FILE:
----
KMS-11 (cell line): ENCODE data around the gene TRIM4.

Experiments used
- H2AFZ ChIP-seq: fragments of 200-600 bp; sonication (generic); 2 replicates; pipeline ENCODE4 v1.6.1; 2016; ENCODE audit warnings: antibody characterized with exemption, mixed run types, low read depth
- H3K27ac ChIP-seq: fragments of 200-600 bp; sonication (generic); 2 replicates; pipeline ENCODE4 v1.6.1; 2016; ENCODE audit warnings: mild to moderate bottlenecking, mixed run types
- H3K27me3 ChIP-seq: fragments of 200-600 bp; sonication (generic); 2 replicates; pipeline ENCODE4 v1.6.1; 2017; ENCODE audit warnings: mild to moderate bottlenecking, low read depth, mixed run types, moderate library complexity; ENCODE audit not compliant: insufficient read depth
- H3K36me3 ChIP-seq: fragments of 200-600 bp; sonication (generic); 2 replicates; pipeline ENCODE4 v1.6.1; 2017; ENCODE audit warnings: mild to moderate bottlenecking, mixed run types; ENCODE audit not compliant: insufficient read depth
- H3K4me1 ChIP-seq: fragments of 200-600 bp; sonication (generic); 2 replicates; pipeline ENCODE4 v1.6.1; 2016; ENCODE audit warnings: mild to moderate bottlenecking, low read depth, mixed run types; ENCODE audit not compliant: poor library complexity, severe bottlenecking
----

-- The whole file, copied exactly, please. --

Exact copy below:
KMS-11 (cell line): ENCODE data around the gene TRIM4.

Experiments used
- H2AFZ ChIP-seq: fragments of 200-600 bp; sonication (generic); 2 replicates; pipeline ENCODE4 v1.6.1; 2016; ENCODE audit warnings: antibody characterized with exemption, mixed run types, low read depth
- H3K27ac ChIP-seq: fragments of 200-600 bp; sonication (generic); 2 replicates; pipeline ENCODE4 v1.6.1; 2016; ENCODE audit warnings: mild to moderate bottlenecking, mixed run types
- H3K27me3 ChIP-seq: fragments of 200-600 bp; sonication (generic); 2 replicates; pipeline ENCODE4 v1.6.1; 2017; ENCODE audit warnings: mild to moderate bottlenecking, low read depth, mixed run types, moderate library complexity; ENCODE audit not compliant: insufficient read depth
- H3K36me3 ChIP-seq: fragments of 200-600 bp; sonication (generic); 2 replicates; pipeline ENCODE4 v1.6.1; 2017; ENCODE audit warnings: mild to moderate bottlenecking, mixed run types; ENCODE audit not compliant: insufficient read depth
- H3K4me1 ChIP-seq: fragments of 200-600 bp; sonication (generic); 2 replicates; pipeline ENCODE4 v1.6.1; 2016; ENCODE audit warnings: mild to moderate bottlenecking, low read depth, mixed run types; ENCODE audit not compliant: poor library complexity, severe bottlenecking